On Saturday, February 27, Warren Buffett released his Letter to Shareholders. Some of the highlights are:
(1) He praised 3G Capital for buying, building, and holding large businesses in contrast to private equity firms that sell the businesses they acquire.
(2) Berkshire’s “appetite for either operating businesses or passive investments doubles our chances of finding sensible uses for Berkshire’s endless gusher of cash. Beyond that, having a huge portfolio of marketable securities gives us a stockpile of funds that can be tapped when an elephant-sized acquisition is offered to us”.
(3) “For 240 years it’s been a terrible mistake to bet against America…America’s kids will live far better than their parents did.”
(4) “Our definition of interest coverage is the ratio of earnings before interest and taxes to interest, not EBITDA/interest, a commonly used measure we view as seriously flawed.”
(5) With respect to GAAP treatment of stock-based compensation: “If compensation isn’t an expense, what is it? And, if real and recurring expenses don’t belong in the calculation of earnings, where in the world do they belong?”
(6) He provided a vigorous defense against charges of predatory lending at Clayton Homes. Clayton Homes retains 100% of of its mortgages so its economic interest is aligned with those of its customers. Clayton Homes is subject to oversight by several Federal agencies and its total fines over the past two years were only $38,200, with refunds to customers of $704,678. “Furthermore, though we had to foreclose on 2.64% of our manufactured-homes mortgages last year, 95.4% of our borrowers were current on their payments at year-end, as they moved toward owning a debt-free home.”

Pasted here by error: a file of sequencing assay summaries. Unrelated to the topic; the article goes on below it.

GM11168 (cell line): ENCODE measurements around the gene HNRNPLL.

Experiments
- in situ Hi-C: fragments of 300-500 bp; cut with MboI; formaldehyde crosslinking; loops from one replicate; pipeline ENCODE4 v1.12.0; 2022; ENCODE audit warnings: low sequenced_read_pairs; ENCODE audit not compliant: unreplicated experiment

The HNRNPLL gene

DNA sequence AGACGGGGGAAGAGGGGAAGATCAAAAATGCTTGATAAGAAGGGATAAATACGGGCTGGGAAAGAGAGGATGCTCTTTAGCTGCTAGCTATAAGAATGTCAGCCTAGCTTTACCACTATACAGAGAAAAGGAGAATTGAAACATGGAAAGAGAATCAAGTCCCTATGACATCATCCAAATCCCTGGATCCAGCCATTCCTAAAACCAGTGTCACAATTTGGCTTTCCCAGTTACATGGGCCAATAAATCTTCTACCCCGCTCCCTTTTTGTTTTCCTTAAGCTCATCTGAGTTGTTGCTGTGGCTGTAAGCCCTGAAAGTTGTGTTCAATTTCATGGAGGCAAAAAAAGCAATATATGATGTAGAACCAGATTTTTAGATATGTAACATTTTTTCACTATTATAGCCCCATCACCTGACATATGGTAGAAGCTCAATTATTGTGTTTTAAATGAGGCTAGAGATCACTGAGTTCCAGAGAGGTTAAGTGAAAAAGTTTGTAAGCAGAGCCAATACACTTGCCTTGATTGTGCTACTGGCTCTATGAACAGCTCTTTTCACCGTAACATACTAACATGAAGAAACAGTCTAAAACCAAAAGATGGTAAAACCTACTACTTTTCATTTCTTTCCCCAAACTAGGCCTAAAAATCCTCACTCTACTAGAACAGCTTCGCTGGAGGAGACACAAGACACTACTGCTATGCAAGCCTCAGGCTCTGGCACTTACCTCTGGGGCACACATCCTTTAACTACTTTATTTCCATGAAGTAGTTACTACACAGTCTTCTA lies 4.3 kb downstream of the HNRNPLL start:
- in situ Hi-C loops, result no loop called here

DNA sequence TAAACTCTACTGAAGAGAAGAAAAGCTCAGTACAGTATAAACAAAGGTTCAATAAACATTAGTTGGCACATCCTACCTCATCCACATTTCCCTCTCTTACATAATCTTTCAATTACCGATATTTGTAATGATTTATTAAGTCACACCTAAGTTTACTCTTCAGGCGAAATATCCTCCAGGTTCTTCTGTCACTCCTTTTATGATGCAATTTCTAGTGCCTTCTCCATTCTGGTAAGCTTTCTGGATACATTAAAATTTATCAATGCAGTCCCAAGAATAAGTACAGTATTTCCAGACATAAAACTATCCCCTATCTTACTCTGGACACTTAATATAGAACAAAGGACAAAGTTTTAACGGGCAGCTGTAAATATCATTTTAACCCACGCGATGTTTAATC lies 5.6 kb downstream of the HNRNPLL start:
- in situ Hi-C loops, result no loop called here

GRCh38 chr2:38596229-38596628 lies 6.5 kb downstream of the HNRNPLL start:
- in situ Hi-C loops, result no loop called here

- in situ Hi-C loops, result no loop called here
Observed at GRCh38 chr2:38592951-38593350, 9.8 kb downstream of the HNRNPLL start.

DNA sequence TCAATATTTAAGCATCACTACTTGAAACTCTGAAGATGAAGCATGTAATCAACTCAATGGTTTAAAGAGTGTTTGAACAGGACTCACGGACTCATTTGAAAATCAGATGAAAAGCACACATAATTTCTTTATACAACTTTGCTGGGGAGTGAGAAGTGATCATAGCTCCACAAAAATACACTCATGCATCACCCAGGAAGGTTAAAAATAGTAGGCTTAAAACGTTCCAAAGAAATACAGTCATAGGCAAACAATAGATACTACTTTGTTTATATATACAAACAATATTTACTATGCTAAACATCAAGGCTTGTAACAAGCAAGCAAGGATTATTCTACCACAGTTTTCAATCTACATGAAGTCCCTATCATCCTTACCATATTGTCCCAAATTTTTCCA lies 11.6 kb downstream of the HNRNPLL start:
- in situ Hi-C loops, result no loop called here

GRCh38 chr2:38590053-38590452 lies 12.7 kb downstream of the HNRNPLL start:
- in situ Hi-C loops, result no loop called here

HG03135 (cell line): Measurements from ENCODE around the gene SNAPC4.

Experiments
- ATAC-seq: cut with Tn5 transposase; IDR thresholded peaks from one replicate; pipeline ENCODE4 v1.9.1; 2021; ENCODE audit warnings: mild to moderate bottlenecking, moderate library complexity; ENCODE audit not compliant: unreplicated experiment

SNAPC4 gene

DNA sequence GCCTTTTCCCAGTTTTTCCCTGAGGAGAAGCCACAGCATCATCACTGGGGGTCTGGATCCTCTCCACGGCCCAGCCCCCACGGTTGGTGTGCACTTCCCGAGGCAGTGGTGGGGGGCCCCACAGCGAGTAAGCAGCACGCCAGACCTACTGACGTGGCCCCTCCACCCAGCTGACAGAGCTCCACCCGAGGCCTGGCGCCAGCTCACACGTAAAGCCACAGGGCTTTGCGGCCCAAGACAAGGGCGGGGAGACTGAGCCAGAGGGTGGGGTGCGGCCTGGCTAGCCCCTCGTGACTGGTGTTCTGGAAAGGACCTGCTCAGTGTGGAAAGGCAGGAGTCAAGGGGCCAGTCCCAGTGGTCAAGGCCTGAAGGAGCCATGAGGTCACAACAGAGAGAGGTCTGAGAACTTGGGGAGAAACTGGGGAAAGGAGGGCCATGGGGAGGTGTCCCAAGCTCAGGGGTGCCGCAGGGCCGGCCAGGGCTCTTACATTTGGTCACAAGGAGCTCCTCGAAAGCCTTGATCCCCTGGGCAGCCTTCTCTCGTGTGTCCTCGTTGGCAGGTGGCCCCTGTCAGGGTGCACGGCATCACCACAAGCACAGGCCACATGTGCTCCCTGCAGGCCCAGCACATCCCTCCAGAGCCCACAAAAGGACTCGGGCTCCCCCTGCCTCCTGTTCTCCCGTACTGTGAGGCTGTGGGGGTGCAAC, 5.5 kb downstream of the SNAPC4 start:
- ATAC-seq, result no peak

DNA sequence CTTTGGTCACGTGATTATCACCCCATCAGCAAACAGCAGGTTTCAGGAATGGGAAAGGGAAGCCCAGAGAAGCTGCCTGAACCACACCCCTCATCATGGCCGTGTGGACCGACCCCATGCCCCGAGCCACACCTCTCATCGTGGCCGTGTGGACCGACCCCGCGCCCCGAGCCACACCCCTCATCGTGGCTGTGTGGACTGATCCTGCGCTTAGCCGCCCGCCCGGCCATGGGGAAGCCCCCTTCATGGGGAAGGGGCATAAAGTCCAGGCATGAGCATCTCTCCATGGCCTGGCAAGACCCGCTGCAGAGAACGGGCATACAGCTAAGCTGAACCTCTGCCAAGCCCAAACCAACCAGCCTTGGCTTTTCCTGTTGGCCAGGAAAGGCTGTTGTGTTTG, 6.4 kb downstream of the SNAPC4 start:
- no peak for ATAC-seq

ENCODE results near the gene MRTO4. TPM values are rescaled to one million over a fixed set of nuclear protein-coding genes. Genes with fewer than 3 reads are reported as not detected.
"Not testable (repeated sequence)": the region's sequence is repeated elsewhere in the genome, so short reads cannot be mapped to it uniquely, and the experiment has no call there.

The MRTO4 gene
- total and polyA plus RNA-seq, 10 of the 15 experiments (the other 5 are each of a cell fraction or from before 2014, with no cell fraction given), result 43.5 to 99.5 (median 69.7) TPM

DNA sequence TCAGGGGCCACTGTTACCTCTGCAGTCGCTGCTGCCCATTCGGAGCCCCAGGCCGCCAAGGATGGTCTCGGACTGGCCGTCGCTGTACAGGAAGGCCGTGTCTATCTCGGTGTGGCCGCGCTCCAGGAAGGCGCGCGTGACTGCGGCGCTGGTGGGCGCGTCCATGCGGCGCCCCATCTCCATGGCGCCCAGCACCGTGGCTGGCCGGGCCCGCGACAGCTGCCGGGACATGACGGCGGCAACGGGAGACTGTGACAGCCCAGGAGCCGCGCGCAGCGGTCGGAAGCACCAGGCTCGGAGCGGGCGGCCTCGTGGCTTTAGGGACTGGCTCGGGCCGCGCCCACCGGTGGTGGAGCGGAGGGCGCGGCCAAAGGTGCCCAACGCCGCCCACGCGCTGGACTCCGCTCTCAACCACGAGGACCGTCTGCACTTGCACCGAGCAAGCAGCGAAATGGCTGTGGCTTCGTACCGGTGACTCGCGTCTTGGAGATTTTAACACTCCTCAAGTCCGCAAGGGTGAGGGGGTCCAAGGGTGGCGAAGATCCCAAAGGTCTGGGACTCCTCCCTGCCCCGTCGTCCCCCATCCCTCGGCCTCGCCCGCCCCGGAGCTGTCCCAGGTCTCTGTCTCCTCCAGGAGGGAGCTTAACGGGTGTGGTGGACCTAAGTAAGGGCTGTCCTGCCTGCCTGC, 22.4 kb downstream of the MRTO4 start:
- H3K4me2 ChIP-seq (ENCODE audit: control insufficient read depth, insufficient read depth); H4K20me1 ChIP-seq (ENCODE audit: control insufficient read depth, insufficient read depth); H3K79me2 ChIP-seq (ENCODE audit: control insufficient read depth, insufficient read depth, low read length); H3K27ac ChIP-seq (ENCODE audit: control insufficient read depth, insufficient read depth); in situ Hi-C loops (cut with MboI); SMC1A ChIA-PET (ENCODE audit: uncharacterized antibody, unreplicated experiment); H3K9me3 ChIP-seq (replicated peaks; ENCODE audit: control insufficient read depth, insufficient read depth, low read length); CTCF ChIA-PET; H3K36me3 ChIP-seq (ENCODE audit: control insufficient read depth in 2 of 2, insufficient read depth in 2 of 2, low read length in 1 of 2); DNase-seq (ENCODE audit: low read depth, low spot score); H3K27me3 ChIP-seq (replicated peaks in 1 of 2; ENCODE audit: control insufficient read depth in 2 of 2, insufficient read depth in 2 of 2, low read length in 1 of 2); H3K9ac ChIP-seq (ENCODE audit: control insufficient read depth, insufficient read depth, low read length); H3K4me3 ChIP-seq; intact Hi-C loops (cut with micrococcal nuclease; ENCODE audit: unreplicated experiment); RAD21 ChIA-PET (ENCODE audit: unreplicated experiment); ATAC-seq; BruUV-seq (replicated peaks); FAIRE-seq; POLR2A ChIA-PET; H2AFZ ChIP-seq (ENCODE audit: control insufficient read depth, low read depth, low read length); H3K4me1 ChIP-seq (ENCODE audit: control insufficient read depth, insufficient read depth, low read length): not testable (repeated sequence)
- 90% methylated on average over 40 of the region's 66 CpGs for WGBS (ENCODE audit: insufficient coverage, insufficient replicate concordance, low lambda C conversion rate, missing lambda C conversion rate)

(7) He provided a discussion of the importance of productivity growth on prosperity, citing examples from farming, railroads, and automobile insurance, and the important role played by 3G Capital.
David Kass, a business professor at the University of Maryland and a Berkshire Class B shareholder, said 3G and Berkshire have clearly different business models but share one trait: They buy and plan to hold long term, as opposed to private equity firms, which enact wholesale changes to wring out profits and then sell quickly at top dollar.
“Berkshire does things differently than 3G,” Kass said. “But Buffett is saying that he is proud to be their financing partner.”
“It was an extremely vigorous defense of Clayton Homes,” said David Kass, a business professor at the University of Maryland and owner of Class B shares.
Kass said Buffett took pains to point out that Clayton owns in perpetuity all of the mortgages it writes as opposed to selling them, as other lenders do, ostensibly meaning the company would do its best to keep borrowers from defaulting and getting repossessed.